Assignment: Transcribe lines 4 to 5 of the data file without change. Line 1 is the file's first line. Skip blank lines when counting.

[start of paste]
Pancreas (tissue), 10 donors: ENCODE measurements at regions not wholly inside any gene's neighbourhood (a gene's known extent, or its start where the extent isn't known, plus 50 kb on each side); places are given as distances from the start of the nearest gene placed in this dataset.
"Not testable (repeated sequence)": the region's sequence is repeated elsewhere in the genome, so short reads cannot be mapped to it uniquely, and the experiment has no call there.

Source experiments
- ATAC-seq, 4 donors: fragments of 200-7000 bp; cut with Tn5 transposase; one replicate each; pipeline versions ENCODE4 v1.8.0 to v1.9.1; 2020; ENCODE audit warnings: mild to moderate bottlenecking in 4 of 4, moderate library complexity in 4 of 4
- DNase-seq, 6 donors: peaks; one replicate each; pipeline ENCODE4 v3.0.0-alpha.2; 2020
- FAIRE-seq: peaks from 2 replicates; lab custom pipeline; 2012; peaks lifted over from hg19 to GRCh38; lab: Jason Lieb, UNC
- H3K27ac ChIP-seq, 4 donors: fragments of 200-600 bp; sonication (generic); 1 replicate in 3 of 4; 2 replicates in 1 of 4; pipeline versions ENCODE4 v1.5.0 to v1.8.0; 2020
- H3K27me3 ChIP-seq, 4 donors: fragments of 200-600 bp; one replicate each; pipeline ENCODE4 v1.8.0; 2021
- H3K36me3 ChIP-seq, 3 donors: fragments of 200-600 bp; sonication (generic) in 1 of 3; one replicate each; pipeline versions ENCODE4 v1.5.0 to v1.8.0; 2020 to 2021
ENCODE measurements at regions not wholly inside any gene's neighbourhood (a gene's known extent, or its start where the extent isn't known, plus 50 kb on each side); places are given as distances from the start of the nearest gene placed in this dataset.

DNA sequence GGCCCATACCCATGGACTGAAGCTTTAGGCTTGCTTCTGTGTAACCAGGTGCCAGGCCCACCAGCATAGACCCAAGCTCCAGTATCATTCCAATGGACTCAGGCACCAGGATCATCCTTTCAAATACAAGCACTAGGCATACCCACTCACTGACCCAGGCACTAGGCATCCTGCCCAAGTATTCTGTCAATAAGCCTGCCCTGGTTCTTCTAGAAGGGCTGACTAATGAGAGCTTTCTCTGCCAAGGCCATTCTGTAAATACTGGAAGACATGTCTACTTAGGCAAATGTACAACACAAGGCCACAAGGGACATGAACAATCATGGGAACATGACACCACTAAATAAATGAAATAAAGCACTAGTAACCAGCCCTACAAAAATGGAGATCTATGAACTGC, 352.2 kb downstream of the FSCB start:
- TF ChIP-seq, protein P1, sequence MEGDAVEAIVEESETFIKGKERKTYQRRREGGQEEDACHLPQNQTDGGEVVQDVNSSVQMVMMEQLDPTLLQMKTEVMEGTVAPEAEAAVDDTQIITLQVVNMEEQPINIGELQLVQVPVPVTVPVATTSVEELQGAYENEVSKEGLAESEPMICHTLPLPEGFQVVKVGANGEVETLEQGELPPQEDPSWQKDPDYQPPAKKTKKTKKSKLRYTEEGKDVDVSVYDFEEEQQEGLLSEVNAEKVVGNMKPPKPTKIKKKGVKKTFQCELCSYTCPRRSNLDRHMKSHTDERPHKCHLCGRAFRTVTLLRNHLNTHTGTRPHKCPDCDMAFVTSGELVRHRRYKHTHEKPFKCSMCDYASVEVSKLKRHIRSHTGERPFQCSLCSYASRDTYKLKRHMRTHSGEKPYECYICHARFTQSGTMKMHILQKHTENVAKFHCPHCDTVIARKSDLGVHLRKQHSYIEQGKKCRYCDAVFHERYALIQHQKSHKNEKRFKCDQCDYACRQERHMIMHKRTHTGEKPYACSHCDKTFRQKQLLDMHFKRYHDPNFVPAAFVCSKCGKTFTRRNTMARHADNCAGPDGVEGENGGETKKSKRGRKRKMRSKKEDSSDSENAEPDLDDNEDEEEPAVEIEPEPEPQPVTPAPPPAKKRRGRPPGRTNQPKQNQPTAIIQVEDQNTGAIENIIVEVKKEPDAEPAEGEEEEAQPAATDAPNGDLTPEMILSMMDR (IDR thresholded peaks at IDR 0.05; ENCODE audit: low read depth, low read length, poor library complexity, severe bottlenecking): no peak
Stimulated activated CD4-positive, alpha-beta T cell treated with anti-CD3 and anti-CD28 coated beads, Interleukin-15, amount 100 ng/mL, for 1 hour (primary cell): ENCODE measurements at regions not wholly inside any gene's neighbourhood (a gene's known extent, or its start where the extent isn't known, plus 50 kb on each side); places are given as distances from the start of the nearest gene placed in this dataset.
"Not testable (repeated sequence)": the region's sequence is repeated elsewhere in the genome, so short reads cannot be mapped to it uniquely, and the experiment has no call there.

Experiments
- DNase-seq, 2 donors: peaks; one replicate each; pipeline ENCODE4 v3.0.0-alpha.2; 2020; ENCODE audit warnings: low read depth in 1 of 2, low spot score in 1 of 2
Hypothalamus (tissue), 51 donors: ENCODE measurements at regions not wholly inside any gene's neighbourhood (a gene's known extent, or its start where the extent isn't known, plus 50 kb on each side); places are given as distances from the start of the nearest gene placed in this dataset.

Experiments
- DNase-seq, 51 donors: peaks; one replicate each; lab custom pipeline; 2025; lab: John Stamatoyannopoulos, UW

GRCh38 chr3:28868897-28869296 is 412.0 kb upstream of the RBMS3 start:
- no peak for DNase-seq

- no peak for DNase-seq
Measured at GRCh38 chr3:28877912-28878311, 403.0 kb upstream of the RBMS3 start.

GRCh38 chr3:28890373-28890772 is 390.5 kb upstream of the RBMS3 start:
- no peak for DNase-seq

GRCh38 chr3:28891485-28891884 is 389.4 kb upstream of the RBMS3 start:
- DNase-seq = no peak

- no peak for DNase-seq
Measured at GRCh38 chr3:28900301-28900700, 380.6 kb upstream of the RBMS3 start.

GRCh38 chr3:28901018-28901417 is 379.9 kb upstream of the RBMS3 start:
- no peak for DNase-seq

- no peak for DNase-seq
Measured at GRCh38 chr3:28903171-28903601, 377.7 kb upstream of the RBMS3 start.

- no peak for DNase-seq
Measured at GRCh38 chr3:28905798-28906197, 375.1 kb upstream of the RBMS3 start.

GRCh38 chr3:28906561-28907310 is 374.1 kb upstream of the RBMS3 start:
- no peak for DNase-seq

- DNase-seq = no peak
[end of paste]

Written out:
- ATAC-seq, 4 donors: fragments of 200-7000 bp; cut with Tn5 transposase; one replicate each; pipeline versions ENCODE4 v1.8.0 to v1.9.1; 2020; ENCODE audit warnings: mild to moderate bottlenecking in 4 of 4, moderate library complexity in 4 of 4
- DNase-seq, 6 donors: peaks; one replicate each; pipeline ENCODE4 v3.0.0-alpha.2; 2020